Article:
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What to Expect From White-Collar Prosecutions in 2020


What to Expect From White-Collar Prosecutions in 2020



The new year promises to be an interesting one in white-collar crime.

Goldman Sachs is negotiating with the Justice Department to pay a penalty of about $2 billion for its role in the 1Malaysia Development Berhad scandal, known as 1MDB.

Accounting fraud became a particular focus of the Justice Department toward the end of 2019. In December, federal prosecutors indicted executives from Outcome Health and MiMed, and opened an investigation into whether BMW, the German automaker, manipulated its sales figures. Here’s a look:

The Malaysian authorities have indicted 17 Goldman Sachs executives on allegations that they played roles in siphoning off about $2.7 billion of the $6.5 billion raised for the 1MDB fund. How that case will be resolved is an open question because the Malaysian authorities are looking to recoup all of the money raised on behalf of 1MDB.

In the United States, federal prosecutors are looking at possible money-laundering and Foreign Corrupt Practices Act violations by Goldman. A settlement could include a guilty plea by its Asian subsidiary, which Goldman would then most likely put out of business.

Any settlement Goldman reaches with the federal authorities is unlikely to hamstring the bank. The Securities and Exchange Commission has shown a willingness to waive its “bad actor” rules, which bar financial institutions from offering securities to the public. And the large fines and guilty pleas that Citigroup, JPMorgan Chase, Barclays, Royal Bank of Scotland and UBS agreed to in 2015 for manipulating foreign currencies did not cripple those banks.

Any settlement with the Justice Department and the S.E.C. is likely to require Goldman to have an outside monitor to ensure that it did not violate securities laws in the future. But that would most likely be just another cost of doing business for the firm, which would certainly be able to survive any issue arising from the monitoring.

Criminal prosecutions for accounting fraud are uncommon, but late last year, prosecutors took a much more aggressive position in accusing senior executives of violating accounting rules.

In December, federal prosecutors indicted a co-founder of Outcome Health, Rishi Shah; the company’s former president, Shradha Agarwal; and its chief financial officer, Brad Purdy, of money laundering and mail and wire fraud for making false statements to a bank to obtain almost $1 billion in loans and equity investments.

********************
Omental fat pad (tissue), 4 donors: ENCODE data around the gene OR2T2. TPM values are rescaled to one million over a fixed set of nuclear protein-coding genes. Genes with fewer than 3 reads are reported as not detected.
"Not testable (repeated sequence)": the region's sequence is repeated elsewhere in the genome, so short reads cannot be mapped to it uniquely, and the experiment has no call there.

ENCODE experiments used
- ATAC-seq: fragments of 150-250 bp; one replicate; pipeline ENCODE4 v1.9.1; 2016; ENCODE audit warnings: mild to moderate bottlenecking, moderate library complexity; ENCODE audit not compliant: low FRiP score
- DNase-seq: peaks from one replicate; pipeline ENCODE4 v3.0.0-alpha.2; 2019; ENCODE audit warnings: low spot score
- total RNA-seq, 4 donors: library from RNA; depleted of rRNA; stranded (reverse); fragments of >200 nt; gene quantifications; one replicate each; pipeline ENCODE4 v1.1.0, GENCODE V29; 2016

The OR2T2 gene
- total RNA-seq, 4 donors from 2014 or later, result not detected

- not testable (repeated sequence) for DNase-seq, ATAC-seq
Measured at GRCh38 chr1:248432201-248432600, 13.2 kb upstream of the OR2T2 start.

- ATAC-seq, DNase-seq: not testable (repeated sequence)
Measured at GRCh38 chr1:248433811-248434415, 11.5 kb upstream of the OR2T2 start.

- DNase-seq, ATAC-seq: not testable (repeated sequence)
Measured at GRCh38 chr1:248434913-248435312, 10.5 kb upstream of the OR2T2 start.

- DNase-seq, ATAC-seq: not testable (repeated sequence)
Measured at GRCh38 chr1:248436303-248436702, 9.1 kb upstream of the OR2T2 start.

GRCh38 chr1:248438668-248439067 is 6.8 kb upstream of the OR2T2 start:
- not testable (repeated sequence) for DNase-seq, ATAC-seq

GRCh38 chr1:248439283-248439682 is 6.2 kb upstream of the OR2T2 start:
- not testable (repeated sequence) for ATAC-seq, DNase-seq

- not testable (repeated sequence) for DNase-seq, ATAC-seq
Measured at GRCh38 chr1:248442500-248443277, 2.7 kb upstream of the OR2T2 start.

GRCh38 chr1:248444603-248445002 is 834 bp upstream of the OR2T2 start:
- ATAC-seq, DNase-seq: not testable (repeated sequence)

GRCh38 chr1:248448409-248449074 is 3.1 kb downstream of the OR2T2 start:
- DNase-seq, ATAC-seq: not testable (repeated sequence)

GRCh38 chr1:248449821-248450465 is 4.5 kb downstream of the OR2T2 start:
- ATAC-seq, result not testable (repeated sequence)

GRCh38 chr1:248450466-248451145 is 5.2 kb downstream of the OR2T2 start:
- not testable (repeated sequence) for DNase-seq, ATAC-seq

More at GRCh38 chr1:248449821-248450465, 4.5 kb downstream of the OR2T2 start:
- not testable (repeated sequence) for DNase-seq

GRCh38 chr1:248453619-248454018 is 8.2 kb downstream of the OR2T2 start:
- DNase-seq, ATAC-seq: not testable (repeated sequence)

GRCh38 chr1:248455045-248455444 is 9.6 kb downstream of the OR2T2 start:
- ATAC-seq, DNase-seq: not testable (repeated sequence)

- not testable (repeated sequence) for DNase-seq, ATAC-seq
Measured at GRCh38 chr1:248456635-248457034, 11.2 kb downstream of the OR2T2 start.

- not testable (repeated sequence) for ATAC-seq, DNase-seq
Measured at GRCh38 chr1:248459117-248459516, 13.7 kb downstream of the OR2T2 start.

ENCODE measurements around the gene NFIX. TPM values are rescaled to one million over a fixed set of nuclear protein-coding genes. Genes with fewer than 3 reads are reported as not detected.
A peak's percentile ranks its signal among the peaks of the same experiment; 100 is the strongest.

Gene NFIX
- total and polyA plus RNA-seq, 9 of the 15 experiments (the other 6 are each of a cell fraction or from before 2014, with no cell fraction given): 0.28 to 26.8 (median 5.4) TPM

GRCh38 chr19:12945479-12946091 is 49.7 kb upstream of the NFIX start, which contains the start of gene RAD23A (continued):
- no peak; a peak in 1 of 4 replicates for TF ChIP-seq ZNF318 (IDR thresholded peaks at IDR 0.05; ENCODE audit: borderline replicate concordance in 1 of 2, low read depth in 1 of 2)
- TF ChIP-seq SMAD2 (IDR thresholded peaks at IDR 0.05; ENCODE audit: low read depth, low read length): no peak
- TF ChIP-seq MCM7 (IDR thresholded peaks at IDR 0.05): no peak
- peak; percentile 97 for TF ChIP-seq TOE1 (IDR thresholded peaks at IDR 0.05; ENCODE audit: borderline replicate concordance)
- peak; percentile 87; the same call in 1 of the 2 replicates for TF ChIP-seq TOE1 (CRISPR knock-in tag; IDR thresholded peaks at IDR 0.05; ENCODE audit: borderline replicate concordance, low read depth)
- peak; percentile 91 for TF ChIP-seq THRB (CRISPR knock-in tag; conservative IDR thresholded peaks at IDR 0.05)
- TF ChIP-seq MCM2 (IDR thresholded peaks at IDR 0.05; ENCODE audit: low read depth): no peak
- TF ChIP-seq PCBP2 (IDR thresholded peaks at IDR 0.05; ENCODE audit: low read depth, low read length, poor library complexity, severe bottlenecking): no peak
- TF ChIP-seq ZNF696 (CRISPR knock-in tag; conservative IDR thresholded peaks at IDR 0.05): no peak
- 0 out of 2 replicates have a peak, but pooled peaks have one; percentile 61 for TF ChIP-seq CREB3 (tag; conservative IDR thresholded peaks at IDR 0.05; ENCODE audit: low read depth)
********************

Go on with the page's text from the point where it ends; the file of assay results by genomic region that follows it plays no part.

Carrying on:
The Justice Department also charged the former MiMedx executives Praker Petit and William Taylor of “channel stuffing” by selling more products to distributors than they needed, to “juice” corporate sales. According to the indictment, MiMedx “did not meet the low end of its revenue guidance until the very last day of the quarter in each of the four quarters of 2015.” That is sure to arouse suspicions about whether the sales were legitimate.

If federal prosecutors can convince a jury that the defendants violated the securities law, substantial prison terms are likely.

The issue for BMW will be whether its reporting of vehicle sales also misled investors. The S.E.C. is investigating whether the company manipulated figures to make it appear healthier than it was. If it is found to have done so, the company could face a substantial penalty.

In September, Fiat Chrysler paid $40 million to settle claims that it used dubious practices to inflate its sales. The S.E.C. concluded that Fiat Chrysler had provided inaccurate information to investors, in violation of federal securities laws.

The House of Representatives passed the Insider Trading Prohibition Act, which for the first time would specifically define what constituted insider trading and expand what could be prosecuted.

If Senate approval follows and the legislation becomes law, any person “while aware of material, nonpublic information relating” to a company could be considered liable for insider trading. Communicating confidential information to others, the tippees, would be prohibited so long as the information “would reasonably be expected to have a material effect on the market price” of any security.

The legislation also covers obtaining information by “theft, bribery, misrepresentation or espionage” along with any “conversion, misappropriation, or other unauthorized and deceptive taking of such information.” That would subject many means of obtaining confidential information to the new prohibition on insider trading.

Providing a definition would be a substantial step forward for insider trading prosecution because prosecutors have had to rely on the courts to define what is — and is not — insider trading. We’d be likely to see an expansion of what types of conduct could be subject to prosecution. Whether that is a good thing remains to be seen.

Even if the legislation is not adopted, a ruling at the end of 2019 will make it easier for the Justice Department to pursue insider-trading cases.

A federal appeals court upheld the insider-trading convictions in United States v. Blaszczak. The court found that a securities fraud statute added to the Dodd-Frank Act does not require prosecutors to prove that the tipper received a personal benefit from the tippee. This is likely to allow prosecutors to pursue more cases that involve trading on confidential information without requiring proof that there was a quid pro quo exchange.

Whether that, too, is a good thing also remains to be seen.


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